Audit your capacity and usage. You might even get away with running a hybrid wired/wireless network where your heavier users can be wired and your mobile users use the wireless.

Other notes...hmm....WEP is useless if you're securing the network...if it's a small business and you want security you'll need at least WPA encryption...depending on your paranoidometer, you can hide the SSID and use MAC filtering to lock who can and cannot use your network (neither of these will make it foolproof if someone targets you for attack). You'll probably be thankful if you still have some drops for configuring or troubleshooting with a wired connection. Home/SOHO wireless routers, on the cheap, tend to fail anywhere from 3 months to 2 years after purchase, with some really weird consequences (My home network I eventually switched to a dedicated wireless AP after having switch/AP combos that would mysteriously act up and rebooting them caused my entire network to go dark while it restarted, other times I've had wireless units die while the switch worked fine, etc.-save yourself headaches. Combo wireless/switch/routers? avoid them. Get a wireless AP or controller, just for wireless.)

You're going to have more fun with SOHO units that cause weirdness until they're restarted. No rhyme or reason. Spend the $$ on a good Cisco unit with support. Especially for business. If you're doing this to save money, doing it right will still be expensive.

Don't hide the unit in your ceilings or closet if you have animal issues. Trust me. Rats and guano are not pleasant to find all over your WAP (don't ask).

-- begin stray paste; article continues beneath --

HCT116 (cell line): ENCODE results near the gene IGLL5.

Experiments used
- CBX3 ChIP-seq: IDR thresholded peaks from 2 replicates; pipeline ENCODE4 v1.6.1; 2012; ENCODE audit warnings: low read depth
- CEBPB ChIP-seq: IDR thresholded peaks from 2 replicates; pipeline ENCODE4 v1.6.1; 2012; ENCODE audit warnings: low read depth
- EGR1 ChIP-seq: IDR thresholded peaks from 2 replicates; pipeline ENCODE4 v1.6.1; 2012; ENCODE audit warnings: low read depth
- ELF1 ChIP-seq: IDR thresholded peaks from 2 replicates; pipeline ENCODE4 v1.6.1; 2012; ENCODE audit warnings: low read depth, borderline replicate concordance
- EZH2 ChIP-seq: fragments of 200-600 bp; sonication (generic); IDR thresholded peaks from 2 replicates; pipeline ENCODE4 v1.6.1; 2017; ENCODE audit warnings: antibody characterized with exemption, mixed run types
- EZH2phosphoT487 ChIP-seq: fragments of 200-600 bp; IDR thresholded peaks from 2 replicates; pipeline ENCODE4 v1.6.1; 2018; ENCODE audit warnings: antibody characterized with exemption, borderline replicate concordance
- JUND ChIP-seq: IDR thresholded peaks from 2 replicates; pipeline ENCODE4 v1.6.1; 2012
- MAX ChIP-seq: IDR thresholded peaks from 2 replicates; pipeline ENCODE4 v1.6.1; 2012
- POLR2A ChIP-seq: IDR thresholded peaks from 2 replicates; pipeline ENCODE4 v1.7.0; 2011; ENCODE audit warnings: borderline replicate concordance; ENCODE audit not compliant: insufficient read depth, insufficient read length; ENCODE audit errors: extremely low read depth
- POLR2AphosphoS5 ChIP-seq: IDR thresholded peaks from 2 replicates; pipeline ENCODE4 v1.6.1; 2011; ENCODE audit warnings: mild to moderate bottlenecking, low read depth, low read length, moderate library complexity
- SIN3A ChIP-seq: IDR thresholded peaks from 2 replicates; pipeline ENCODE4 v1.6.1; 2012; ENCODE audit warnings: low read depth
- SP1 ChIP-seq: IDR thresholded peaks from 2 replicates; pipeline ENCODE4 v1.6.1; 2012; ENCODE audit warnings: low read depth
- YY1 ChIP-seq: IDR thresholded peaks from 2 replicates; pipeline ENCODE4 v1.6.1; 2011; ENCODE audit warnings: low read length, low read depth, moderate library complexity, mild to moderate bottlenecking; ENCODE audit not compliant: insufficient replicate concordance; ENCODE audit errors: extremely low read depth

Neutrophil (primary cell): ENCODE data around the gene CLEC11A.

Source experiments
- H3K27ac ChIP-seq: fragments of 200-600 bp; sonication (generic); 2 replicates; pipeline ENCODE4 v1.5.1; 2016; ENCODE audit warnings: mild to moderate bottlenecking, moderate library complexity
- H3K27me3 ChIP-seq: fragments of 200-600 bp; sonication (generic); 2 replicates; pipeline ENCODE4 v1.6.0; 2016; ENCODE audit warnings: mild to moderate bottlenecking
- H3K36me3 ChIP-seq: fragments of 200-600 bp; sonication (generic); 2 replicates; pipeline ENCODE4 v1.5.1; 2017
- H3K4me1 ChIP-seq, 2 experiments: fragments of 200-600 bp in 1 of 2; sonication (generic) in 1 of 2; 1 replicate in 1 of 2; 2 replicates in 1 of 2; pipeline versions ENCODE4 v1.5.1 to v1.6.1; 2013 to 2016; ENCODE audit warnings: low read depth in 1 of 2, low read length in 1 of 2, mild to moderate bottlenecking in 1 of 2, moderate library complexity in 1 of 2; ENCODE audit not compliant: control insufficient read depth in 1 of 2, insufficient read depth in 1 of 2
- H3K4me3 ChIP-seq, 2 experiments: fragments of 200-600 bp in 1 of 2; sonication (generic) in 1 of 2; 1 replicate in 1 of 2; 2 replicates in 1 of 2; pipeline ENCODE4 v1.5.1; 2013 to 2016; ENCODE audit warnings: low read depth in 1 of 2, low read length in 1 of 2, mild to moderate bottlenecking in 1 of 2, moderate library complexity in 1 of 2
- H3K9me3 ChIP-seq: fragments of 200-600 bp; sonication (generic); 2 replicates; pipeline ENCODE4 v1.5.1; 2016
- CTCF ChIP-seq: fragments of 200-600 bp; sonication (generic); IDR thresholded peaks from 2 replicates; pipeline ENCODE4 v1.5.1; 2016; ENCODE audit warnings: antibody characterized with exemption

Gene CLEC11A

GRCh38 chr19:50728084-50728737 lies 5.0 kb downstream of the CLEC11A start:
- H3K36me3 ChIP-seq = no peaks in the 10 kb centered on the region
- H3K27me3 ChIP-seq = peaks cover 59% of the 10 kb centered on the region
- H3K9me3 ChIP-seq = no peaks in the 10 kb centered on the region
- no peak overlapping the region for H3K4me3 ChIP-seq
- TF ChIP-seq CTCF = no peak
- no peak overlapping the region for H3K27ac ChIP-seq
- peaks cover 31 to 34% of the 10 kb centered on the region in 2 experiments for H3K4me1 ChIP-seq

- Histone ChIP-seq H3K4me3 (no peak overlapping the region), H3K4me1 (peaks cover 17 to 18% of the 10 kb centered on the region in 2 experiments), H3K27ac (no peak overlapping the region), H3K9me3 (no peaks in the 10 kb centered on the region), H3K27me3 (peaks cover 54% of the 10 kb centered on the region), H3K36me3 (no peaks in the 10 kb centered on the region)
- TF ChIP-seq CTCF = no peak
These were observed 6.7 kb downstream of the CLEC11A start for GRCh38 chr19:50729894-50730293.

Power over ethernet is your friend if you need to spread out connectivity to remote areas in your business (warehouse? interference issues? Need to place units to give good distribution)

You need to look at your situation and map accordingly. Don't put in multiple units as multiple units. Get units that can bridge (like Airport base stations from Apple) or use range extenders to do it on the cheap.

These all depend on your business needs. Don't whine about cost if you're relying on having your workstations actually working when called upon. If it's truly important, your network and infrastructure is something to invest in, not patch and cobble together.

If you can stand occasional frustrations and headaches and everyone is located more or less closely together, get a SOHO combination unit. I find them to be like the soldering irons found at "the shack". Cheap, disposable, and a source of great catharsis when I throw them out after they screw up my network after a year, and I usually ended up buying 2 so I'd have a spare when the first failed. Until I bought the dedicated AP and a dedicated small switch for my home network. Separating the tasks helped reliability greatly.

Keep in mind that if switching to wireless for small businesses was an instant money saver everyone would have done it and all the pop-computer mags would be crowing about it. As it stands the articles are almost always for homes as it saves home users from having to run cabling and they can surf for...movies...from their couch or chair or wherever they sling their netbook. Businesses are wary of switching entirely to wireless for a reason. They run a business, they rely on their people working and not having to troubleshoot gremlins, and doing it "right" will cost money that yields more convenience but less security and reliability (if not done right!) than wired. And less speed than a dedicates switched environment.